Cara Winter: Introducing “Somebody Cards”, a new web series

SCards Photo

by Cara Winter

About a year ago, I met a very talented comedy writer, Jason Dummeldinger*. Jason had written a couple episodes of a sitcom he called “Somebody Cards” …both of which I thought were hilarious.

(*Yes, that is his real name. No, it’s not a euphemism.)

We decided to hatch a plan to cast the thing, rehearse a bit too long, hold a few public readings, and then produce the series ourselves for the web (along with a third producer, the effervescent Eddie Follis).

With the pilot episode ‘in the can’ and almost ready to go live online, I sat down with Jason to pick his brain about his brain, his brainchild, and his brainchild’s brainchildren. The following is our interview. read article


Last Tango in Halifax

Anglo Files 15
by Cara Winter

Last Tango in Halifax  is a drama written by Sally Wainwright (writer/creator of the remarkably good Happy Valley) starring Derek Jacobi and Anne Reid as widowed Alan and Celia, childhood sweethearts who haven’t clapped eyes on each other for 60 years. Thanks to the ubiquitous (now even for octogenarians) Facebook, they find each other again, meet for coffee, and instantly remember exactly how they felt as kids.

The first few episodes were delightful, and kept the focus on Alan and Celia.  I have been a huge fan of Derek Jacobi since I was a young’n, and watching him in this role is a treat. He is at once an older gentleman, and a child, able to express 60 years worth of longing in a single look.  Jacobi is a genius at his craft, and if you haven’t seen him as anything other than the Archbishop in The King’s Speech… please see him in this.  Anne Reid’s performance is also solid; you don’t feel as though she’s ever forcing a single moment, everything is nuanced, organic, and rich.  And it’s not every day you get to see actors of-a-certain-age in a straight-up love story, either (so kudos to BBC and Wainwright for making Last Tango in the first place!) read article

Cara Winter on Why DOCTOR WHO is Awesome


 The Anglo Files 14
by Cara Winter

As a writer, I am always fascinated by how and why certain stories ‘catch on’.  Why do some films or TV shows crash-and-burn, while others capture the imagination of legions, scoring passionate, die-hard fans?

If the world-wide reaction to the new STAR WARS trailer has taught us anything, it’s that die-hard fans are often life-long fans, as well.   But, why?  What are the components, what is the magic recipe, for creating a tale that inspires such rabid fandom?  And what’s inside the head of a super-fan; and why do they get so attached?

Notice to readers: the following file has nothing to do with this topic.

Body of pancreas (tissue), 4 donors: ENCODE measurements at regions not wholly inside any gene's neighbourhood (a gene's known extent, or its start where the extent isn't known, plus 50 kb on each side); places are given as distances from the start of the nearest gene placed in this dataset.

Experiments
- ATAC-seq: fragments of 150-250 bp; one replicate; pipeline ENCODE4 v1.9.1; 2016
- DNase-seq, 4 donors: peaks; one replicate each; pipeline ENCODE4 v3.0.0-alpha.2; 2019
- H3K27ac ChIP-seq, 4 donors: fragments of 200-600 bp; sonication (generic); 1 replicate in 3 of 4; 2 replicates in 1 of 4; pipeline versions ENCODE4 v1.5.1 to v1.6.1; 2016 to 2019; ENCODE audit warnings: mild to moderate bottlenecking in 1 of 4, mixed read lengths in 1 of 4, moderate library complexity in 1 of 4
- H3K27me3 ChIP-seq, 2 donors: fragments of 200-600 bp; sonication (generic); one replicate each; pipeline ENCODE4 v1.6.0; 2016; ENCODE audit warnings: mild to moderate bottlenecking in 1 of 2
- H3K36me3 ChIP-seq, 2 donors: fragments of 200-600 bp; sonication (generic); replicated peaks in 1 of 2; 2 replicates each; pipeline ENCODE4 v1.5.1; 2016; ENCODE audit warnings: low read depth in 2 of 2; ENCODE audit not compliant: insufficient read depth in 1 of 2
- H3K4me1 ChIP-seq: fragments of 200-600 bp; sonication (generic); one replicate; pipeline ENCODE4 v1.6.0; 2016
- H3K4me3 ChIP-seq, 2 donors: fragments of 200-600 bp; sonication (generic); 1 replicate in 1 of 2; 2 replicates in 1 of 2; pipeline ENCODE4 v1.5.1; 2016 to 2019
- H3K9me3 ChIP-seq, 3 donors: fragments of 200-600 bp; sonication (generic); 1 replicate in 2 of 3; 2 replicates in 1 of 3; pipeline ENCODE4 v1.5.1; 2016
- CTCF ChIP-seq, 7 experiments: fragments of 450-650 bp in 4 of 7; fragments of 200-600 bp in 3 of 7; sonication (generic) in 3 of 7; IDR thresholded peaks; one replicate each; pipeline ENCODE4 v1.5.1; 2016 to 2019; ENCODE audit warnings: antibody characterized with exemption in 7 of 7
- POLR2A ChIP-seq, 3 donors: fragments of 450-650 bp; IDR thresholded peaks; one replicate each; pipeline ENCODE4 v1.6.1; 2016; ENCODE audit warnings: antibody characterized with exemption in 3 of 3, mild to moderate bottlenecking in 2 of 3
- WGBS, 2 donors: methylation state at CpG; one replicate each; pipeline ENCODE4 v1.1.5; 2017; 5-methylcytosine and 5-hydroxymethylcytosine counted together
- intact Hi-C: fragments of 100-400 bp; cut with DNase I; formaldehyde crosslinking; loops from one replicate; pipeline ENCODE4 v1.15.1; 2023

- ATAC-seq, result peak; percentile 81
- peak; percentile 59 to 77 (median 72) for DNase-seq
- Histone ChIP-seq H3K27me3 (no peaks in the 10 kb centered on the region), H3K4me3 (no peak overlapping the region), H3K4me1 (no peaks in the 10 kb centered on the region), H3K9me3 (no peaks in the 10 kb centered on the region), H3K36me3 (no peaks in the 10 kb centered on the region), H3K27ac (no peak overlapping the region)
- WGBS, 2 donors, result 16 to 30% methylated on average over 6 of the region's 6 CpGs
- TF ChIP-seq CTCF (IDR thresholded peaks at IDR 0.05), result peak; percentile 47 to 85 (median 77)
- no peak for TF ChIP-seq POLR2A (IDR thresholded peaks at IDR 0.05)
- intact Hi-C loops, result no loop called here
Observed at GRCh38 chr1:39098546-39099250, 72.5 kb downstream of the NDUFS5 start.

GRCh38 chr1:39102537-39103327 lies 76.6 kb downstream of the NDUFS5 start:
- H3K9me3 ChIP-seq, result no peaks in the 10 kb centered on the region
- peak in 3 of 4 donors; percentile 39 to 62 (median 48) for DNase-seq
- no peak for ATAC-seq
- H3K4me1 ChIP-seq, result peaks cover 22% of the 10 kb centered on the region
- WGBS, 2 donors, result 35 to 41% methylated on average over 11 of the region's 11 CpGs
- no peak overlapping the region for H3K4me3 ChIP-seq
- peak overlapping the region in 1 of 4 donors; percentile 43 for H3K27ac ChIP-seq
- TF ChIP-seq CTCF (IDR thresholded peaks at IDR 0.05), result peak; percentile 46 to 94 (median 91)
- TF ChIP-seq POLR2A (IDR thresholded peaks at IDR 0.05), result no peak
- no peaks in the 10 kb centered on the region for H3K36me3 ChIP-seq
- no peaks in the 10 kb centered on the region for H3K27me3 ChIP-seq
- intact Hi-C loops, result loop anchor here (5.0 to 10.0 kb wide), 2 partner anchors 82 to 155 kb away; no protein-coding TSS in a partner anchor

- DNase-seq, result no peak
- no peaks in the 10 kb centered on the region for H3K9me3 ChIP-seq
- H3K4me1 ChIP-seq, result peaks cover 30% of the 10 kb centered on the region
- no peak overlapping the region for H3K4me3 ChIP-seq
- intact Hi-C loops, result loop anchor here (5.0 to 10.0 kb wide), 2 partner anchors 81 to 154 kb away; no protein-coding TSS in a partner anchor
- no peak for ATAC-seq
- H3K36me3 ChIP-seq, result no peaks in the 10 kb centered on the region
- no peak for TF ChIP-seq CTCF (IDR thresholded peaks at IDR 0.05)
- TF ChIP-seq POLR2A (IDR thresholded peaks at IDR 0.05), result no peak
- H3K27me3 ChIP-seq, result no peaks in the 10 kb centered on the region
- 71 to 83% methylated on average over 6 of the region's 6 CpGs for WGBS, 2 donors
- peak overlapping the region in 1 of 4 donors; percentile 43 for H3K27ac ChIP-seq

My current working theory is that the younger a person is when they are introduced to a great story (or, one might say, indoctrinated), the more that story sticks with them as they grow older.  The UK television hit DOCTOR WHO has rabid, die-hard super fans (called Whovians), similar to STAR WARS and STAR TREK fans.  So I thought it might be interesting to interview a young Whovian, a super-fan in the making, and pick his brain about why he loves DOCTOR WHO. read article

Cara Winter sees Broadchurch & Finds It (OMG!) Wanting

The Anglo Files #13
by Cara Winter

Maybe it’s because I am currently attempting to write a gasp-worthy, twisty-bendy, shock-ya-shock-ya mystery pilot myself, lately I have spent a lot of time thinking about BROADCHURCH.

Much lauded during it’s first season, I sat down and basically binge-watched the entire first season… and for most of it, I was stunned. It was tremendously well made, well acted and pretty to look at.

And then came the final episode of season 1… and,  NO.  Just, NO. read article

Cara Winter sees The IT Crowd

The Anglo Files 13
by Cara Winter

I know how weird this is going to sound.   Nevertheless, here it is:

Some of us don’t care about football – at all.  Like, not at all.  We aren’t excited to hear your drinking stories.  We don’t see any point in watching the Grammys.  And we’re not heading out to see Fifty Shades of Grey this weekend, or any weekend (nor did we read the book).

It can get lonely, being so outside the norm.  The mainstream is just …so… main stream. There are times when it seems as though nobody understands, and that people are just a bunch of bastards, with bad taste in everything. read article